The forerunner of radar

Discussion in 'WW2 General' started by gumbyk, May 19, 2013.

  1. gumbyk

    gumbyk Well-Known Member

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    I was watching a British program the other day, and it had a bit about the listening mirrors at Dungeness:

    Quite interesting: Denge sound mirrors « Sound Mirrors

    I would have thought wind noise would have rendered them useless, but obviously not.
     
  2. model299

    model299 Member

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    More information on the technology, with an Entry about the Dungeness mirrors at the bottom. Apparently, they represented the zenith of the idea.

    Acoustic Radar.
     
  3. nuuumannn

    nuuumannn Well-Known Member

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    Fascinating stuff, thankfully for the likes of Watson-Watt and Tizard, there was no need to put these to use in anger.
     
  4. nincomp

    nincomp Member

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    I cannot get the link to work. Is anyone else having this problem?

    Before I had learned about the acoustic mirrors in England, I had seen and used a smaller version at a local Science Museum. The Museum has a couple of acoustic mirrors set up on opposite sides of a large room. When one person stands at the right place and whispers into one of the mirrors, the person at the other can hear the voice with amazing clarity, as long as they are in the correct spot. If the listener moves just a few inches out of position, he/she can hear nothing. Oh, and the same things happens if the listener move a few centimeters out of position. The acoustic mirrors apparently do not discriminate against the metric system.:)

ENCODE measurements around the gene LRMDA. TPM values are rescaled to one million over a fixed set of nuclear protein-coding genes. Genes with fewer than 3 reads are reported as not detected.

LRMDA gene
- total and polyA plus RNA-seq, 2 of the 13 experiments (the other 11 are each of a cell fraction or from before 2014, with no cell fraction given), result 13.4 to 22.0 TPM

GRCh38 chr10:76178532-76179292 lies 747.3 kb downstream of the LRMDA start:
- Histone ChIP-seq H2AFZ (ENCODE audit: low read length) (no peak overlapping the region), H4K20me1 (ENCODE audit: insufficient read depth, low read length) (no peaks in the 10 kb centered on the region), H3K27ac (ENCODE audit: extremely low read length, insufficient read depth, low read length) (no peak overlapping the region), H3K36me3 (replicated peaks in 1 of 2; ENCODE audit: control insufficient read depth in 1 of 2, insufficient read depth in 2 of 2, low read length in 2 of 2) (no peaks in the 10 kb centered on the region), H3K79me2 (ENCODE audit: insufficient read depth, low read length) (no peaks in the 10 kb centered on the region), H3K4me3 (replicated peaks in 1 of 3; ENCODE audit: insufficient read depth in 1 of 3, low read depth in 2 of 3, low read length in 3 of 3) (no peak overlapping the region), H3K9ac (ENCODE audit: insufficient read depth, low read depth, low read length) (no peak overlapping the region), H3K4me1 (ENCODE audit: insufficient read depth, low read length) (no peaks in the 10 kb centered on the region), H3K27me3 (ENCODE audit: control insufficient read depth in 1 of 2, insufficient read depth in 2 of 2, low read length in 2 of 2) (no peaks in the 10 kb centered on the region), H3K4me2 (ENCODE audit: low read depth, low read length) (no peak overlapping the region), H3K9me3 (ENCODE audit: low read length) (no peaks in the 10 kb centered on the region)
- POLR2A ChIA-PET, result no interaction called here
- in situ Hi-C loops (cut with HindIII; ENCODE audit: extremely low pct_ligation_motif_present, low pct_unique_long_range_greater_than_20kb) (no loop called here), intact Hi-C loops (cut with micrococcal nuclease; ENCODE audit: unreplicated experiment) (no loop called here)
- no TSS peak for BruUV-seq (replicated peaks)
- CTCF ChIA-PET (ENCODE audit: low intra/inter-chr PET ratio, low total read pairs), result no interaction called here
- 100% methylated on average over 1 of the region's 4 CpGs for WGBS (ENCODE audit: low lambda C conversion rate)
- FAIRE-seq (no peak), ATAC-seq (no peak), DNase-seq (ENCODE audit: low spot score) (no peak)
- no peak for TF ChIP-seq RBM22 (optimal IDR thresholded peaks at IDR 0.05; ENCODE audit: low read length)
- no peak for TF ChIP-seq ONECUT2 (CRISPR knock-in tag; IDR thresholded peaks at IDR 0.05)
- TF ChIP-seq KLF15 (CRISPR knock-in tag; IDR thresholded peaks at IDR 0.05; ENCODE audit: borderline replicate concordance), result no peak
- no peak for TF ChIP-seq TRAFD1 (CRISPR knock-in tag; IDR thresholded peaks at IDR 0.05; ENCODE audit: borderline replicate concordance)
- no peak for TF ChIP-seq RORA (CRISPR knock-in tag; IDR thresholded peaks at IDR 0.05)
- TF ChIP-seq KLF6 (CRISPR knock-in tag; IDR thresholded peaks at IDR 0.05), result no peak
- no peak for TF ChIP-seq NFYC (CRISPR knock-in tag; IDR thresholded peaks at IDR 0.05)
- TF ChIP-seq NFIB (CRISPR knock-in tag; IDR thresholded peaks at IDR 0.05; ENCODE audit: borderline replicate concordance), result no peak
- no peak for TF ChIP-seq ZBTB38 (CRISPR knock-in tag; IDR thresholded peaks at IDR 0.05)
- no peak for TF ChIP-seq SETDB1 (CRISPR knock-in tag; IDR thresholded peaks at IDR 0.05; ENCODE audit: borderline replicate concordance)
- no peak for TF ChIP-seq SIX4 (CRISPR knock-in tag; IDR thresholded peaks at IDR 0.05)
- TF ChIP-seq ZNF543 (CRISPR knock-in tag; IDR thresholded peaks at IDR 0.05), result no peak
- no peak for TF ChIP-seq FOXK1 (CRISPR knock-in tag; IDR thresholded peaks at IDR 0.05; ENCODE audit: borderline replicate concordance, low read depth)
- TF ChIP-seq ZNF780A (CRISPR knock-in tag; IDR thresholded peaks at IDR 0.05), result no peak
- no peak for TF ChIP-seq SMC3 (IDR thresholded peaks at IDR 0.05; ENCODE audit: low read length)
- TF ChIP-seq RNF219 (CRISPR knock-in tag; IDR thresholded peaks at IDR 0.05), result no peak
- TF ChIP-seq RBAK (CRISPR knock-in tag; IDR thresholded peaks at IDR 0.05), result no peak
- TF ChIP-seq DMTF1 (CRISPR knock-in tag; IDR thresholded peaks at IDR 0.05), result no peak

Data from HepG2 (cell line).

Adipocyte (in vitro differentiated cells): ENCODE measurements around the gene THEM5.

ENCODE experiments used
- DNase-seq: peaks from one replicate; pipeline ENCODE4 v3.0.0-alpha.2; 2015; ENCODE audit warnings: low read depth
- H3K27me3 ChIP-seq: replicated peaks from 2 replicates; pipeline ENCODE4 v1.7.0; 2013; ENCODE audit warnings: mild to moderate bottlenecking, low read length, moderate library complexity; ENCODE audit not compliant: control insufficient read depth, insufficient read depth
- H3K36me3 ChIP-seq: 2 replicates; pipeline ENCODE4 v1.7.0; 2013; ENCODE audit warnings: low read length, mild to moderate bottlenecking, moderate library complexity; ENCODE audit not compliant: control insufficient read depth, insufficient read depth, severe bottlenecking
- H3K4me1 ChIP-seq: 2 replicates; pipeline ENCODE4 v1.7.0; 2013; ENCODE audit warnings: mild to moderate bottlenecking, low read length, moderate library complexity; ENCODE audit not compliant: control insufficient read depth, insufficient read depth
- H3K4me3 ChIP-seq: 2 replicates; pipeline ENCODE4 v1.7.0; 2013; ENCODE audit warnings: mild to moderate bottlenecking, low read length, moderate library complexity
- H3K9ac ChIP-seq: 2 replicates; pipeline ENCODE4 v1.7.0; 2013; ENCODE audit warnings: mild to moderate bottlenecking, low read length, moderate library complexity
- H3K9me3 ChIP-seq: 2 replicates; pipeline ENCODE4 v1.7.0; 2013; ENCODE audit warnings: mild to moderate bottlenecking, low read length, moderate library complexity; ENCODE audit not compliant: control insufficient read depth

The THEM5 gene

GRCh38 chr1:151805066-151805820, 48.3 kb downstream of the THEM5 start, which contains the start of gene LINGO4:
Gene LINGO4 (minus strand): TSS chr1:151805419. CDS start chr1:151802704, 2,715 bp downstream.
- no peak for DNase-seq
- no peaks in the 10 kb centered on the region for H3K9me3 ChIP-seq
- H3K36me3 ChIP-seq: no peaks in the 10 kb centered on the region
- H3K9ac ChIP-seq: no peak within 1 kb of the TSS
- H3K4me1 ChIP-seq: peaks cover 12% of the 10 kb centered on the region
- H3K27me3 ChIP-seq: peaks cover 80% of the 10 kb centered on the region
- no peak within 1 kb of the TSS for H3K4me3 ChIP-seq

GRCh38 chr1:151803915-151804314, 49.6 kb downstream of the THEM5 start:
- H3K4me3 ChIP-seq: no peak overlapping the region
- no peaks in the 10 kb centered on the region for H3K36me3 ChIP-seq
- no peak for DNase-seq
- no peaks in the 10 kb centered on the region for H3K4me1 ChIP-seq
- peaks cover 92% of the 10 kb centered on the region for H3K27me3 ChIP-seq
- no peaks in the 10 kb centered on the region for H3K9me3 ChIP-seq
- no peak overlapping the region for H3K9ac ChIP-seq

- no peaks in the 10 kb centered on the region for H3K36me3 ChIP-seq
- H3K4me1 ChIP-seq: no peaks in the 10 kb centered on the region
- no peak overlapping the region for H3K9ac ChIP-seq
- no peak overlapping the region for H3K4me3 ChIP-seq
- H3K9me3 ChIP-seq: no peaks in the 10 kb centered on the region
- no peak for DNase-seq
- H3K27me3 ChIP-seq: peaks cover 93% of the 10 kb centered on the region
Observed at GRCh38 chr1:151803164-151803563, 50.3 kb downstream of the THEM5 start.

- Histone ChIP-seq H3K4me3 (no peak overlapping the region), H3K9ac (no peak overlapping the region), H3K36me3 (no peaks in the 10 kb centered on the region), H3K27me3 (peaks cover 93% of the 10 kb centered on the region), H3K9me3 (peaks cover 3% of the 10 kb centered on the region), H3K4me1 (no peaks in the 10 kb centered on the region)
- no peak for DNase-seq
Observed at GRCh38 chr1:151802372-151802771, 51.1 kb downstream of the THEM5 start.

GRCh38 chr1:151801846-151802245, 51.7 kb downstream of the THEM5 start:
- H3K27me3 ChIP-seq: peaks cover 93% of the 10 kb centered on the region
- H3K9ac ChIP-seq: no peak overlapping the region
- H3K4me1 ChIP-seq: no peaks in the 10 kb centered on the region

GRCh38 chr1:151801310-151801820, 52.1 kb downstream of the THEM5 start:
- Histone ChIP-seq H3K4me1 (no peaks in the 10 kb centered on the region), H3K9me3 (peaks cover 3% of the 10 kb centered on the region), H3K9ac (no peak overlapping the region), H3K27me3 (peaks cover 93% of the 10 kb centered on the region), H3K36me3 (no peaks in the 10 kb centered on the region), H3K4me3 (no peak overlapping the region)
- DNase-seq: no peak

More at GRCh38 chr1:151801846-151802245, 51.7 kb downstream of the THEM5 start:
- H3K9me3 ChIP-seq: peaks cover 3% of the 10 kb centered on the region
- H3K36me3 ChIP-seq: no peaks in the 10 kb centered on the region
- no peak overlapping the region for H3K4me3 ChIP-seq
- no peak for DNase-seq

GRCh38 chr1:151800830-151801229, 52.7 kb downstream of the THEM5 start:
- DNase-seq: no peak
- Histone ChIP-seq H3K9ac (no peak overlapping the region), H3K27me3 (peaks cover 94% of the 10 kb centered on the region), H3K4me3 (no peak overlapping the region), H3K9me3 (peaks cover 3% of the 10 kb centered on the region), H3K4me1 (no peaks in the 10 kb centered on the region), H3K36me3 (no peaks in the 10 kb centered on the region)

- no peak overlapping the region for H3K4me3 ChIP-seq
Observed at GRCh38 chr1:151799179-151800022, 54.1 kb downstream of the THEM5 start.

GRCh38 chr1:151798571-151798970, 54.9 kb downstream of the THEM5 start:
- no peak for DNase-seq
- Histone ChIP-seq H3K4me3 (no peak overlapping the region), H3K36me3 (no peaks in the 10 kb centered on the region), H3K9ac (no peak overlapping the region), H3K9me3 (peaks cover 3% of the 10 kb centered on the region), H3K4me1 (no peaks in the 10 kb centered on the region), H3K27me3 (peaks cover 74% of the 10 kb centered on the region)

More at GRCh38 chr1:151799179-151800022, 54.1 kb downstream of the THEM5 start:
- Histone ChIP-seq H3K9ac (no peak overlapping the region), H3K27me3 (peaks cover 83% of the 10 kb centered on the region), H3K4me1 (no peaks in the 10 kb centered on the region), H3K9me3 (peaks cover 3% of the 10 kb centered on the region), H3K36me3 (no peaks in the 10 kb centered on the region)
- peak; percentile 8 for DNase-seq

5. model299

    model299 Member

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    That's odd. I just tried my own link and it worked fine.

    Here is is without the http prefix. type in the www-dot, then a copy/paste and see what happens.


    aqpl43.dsl.pipex.com/MUSEUM/COMMS/ear/ear.htm
     
  6. nincomp

    nincomp Member

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    The link works for me today. Thanks.
    I have seen problems like this before, but I was never able to determine whether it was the fault of my ISP or whether it was a temporary glitch at the other end. It occurs most often near midnight EST, which is when hardware and software upgrades tend to happen as well as when backups are made. Either that or I have angered the Internet Gods... again.

    Well, whatever the trouble was, the link words for me now.
     
  7. Readie

    Readie Well-Known Member

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  8. stona

    stona Well-Known Member

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    In a demonstration put on for Dowding and others the system failed to identify a "hostile" aircraft but did give a good amplification of the sounds of a passing milkman and his horse.

    Cheers

    Steve
     
  9. davebender

    davebender Well-Known Member

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  10. Marcel

    Marcel Well-Known Member

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    we did use them here in the Netherlands in ww2
     
  11. razor1uk

    razor1uk Well-Known Member

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    #11 razor1uk, Jul 12, 2013
    Last edited: Jul 12, 2013